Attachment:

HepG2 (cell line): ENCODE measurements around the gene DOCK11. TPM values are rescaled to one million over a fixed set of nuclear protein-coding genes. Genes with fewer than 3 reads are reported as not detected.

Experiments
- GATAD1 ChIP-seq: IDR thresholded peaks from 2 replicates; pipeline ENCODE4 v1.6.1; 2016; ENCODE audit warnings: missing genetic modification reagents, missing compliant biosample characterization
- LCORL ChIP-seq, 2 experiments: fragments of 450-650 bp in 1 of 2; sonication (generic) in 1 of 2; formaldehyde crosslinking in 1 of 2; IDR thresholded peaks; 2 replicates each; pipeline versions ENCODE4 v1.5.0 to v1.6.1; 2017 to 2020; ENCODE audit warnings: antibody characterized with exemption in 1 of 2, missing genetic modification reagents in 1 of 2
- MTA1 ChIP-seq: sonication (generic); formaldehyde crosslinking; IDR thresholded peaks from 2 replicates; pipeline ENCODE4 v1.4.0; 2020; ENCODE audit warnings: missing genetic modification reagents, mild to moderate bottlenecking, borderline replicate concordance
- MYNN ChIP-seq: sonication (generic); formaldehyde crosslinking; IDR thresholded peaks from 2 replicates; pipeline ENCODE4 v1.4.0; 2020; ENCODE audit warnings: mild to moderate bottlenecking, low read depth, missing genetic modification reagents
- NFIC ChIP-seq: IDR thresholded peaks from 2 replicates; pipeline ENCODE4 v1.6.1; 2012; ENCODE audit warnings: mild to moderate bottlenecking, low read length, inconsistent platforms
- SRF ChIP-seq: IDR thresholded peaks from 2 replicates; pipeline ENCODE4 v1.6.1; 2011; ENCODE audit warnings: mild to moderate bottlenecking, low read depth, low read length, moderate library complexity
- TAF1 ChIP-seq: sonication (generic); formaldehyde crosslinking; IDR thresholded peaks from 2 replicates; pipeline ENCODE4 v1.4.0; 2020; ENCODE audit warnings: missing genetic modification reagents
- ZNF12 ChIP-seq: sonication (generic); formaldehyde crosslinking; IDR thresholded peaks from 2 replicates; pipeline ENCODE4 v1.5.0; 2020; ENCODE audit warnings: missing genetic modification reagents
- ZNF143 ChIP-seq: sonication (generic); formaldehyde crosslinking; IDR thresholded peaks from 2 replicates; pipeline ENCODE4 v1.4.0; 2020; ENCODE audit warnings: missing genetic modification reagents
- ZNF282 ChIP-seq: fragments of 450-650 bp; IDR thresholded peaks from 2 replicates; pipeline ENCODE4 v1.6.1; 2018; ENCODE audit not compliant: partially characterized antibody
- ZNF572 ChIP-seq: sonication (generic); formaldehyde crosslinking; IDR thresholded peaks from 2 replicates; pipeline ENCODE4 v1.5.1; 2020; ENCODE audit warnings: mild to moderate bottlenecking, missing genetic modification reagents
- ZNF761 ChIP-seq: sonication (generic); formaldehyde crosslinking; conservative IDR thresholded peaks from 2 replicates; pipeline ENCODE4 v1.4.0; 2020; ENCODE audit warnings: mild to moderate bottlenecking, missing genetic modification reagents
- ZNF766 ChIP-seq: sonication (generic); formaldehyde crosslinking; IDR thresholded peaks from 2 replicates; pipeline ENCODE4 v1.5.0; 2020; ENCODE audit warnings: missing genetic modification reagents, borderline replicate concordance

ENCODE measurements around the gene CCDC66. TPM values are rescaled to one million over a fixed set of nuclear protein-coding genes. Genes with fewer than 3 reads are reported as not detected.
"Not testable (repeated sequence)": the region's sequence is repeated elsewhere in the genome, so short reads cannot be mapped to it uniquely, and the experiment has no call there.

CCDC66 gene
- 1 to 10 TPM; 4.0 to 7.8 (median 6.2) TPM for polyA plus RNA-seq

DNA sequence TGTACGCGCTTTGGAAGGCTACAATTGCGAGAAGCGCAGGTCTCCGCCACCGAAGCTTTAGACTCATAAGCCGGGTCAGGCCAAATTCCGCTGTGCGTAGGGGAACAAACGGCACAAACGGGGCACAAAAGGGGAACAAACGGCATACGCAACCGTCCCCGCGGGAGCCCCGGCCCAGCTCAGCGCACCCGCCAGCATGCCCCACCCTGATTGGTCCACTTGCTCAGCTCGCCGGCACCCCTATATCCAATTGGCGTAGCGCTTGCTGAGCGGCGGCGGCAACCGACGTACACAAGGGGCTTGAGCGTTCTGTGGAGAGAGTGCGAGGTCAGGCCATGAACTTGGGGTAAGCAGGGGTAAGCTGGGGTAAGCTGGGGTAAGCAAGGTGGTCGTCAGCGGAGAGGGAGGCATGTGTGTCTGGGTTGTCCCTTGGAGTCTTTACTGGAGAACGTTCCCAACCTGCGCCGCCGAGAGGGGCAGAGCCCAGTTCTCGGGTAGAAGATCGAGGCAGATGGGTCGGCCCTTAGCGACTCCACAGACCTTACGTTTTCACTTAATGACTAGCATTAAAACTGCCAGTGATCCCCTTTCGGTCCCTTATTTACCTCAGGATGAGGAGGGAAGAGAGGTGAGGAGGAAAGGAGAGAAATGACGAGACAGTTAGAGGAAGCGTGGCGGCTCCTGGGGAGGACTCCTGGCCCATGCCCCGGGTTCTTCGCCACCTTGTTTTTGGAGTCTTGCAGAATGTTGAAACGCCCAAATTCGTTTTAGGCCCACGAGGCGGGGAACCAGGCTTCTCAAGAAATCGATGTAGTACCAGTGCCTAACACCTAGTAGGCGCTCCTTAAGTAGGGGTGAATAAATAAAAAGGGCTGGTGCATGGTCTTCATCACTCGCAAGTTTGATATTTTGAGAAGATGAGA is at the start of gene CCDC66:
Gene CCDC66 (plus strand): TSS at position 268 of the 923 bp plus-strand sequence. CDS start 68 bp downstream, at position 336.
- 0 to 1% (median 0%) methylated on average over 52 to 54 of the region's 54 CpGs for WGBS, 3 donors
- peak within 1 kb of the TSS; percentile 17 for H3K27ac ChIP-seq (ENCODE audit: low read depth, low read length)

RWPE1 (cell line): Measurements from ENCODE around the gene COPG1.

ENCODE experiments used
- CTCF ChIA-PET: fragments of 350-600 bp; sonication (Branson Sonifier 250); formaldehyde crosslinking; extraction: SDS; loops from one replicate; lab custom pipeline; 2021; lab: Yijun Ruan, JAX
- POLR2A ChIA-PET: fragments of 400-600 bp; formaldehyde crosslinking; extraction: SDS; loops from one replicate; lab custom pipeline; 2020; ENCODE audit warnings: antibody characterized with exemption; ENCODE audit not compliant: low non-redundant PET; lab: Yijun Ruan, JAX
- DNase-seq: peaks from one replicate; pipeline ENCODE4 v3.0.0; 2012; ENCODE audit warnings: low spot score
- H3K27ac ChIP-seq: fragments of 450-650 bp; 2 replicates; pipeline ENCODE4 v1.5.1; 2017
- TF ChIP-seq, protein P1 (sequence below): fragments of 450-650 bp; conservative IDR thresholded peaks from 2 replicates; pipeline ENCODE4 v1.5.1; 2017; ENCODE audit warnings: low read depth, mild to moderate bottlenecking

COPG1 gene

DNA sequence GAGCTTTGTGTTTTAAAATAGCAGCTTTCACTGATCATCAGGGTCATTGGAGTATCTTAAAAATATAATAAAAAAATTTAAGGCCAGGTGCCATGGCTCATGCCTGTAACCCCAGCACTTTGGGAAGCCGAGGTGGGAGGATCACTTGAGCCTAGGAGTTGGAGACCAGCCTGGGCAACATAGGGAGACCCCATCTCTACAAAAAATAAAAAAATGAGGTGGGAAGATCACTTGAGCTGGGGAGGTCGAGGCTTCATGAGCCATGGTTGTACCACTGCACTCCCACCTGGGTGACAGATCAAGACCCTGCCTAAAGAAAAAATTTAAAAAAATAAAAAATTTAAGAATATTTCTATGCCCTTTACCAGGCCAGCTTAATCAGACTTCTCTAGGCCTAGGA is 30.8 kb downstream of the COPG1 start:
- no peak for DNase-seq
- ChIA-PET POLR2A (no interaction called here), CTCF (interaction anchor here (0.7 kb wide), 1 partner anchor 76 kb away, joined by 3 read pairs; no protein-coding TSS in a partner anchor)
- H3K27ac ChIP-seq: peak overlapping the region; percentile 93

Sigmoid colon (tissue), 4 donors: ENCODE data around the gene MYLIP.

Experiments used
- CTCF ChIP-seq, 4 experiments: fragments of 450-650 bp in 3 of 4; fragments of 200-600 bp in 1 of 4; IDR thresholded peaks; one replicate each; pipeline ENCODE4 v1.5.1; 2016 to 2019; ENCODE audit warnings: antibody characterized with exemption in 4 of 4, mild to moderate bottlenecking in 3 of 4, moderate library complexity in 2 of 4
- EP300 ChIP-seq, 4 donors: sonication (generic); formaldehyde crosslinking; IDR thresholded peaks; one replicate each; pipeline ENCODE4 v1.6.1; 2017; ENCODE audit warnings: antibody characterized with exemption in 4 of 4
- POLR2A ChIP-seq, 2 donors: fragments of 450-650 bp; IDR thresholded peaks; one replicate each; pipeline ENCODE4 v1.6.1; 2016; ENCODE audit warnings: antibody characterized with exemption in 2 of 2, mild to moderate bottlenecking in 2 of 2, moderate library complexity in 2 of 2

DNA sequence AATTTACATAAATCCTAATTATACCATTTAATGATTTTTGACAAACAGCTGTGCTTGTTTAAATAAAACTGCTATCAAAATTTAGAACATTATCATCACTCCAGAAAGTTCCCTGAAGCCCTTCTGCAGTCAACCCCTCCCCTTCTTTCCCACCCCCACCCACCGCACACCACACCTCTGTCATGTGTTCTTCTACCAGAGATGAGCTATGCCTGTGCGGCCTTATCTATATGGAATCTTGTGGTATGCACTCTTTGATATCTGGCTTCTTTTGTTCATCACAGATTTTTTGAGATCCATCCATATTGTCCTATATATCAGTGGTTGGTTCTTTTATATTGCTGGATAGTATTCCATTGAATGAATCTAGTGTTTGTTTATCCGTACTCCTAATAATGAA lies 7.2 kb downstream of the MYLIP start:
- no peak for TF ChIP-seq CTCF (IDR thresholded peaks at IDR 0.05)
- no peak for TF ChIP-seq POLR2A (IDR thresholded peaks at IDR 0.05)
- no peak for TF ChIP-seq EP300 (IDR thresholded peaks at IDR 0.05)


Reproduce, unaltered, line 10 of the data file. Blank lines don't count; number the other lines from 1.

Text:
- ZNF12 ChIP-seq: sonication (generic); formaldehyde crosslinking; IDR thresholded peaks from 2 replicates; pipeline ENCODE4 v1.5.0; 2020; ENCODE audit warnings: missing genetic modification reagents